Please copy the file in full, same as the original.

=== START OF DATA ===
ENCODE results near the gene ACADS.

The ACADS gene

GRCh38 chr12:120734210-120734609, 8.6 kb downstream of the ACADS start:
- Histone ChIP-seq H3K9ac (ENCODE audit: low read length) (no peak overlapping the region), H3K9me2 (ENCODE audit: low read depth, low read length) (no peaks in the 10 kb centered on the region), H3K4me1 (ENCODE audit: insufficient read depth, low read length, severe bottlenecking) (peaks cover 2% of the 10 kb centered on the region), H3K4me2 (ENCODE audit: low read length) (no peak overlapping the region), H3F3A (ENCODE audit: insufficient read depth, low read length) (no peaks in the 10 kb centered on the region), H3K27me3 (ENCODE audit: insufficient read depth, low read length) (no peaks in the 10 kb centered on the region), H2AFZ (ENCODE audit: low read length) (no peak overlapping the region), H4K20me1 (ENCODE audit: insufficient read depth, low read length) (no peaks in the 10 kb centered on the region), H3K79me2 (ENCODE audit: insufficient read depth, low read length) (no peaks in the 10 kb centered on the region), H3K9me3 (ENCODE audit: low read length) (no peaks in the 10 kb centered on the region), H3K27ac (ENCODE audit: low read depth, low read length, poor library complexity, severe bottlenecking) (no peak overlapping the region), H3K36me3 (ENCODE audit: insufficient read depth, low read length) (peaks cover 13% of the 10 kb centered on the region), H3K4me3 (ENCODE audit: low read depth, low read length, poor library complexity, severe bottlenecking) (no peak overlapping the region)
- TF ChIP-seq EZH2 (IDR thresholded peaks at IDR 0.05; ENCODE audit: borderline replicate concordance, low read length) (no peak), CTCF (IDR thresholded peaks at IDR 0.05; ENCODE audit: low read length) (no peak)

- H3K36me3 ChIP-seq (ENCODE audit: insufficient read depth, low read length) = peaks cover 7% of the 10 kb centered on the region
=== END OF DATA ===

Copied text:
ENCODE results near the gene ACADS.

The ACADS gene

GRCh38 chr12:120734210-120734609, 8.6 kb downstream of the ACADS start:
- Histone ChIP-seq H3K9ac (ENCODE audit: low read length) (no peak overlapping the region), H3K9me2 (ENCODE audit: low read depth, low read length) (no peaks in the 10 kb centered on the region), H3K4me1 (ENCODE audit: insufficient read depth, low read length, severe bottlenecking) (peaks cover 2% of the 10 kb centered on the region), H3K4me2 (ENCODE audit: low read length) (no peak overlapping the region), H3F3A (ENCODE audit: insufficient read depth, low read length) (no peaks in the 10 kb centered on the region), H3K27me3 (ENCODE audit: insufficient read depth, low read length) (no peaks in the 10 kb centered on the region), H2AFZ (ENCODE audit: low read length) (no peak overlapping the region), H4K20me1 (ENCODE audit: insufficient read depth, low read length) (no peaks in the 10 kb centered on the region), H3K79me2 (ENCODE audit: insufficient read depth, low read length) (no peaks in the 10 kb centered on the region), H3K9me3 (ENCODE audit: low read length) (no peaks in the 10 kb centered on the region), H3K27ac (ENCODE audit: low read depth, low read length, poor library complexity, severe bottlenecking) (no peak overlapping the region), H3K36me3 (ENCODE audit: insufficient read depth, low read length) (peaks cover 13% of the 10 kb centered on the region), H3K4me3 (ENCODE audit: low read depth, low read length, poor library complexity, severe bottlenecking) (no peak overlapping the region)
- TF ChIP-seq EZH2 (IDR thresholded peaks at IDR 0.05; ENCODE audit: borderline replicate concordance, low read length) (no peak), CTCF (IDR thresholded peaks at IDR 0.05; ENCODE audit: low read length) (no peak)

- H3K36me3 ChIP-seq (ENCODE audit: insufficient read depth, low read length) = peaks cover 7% of the 10 kb centered on the region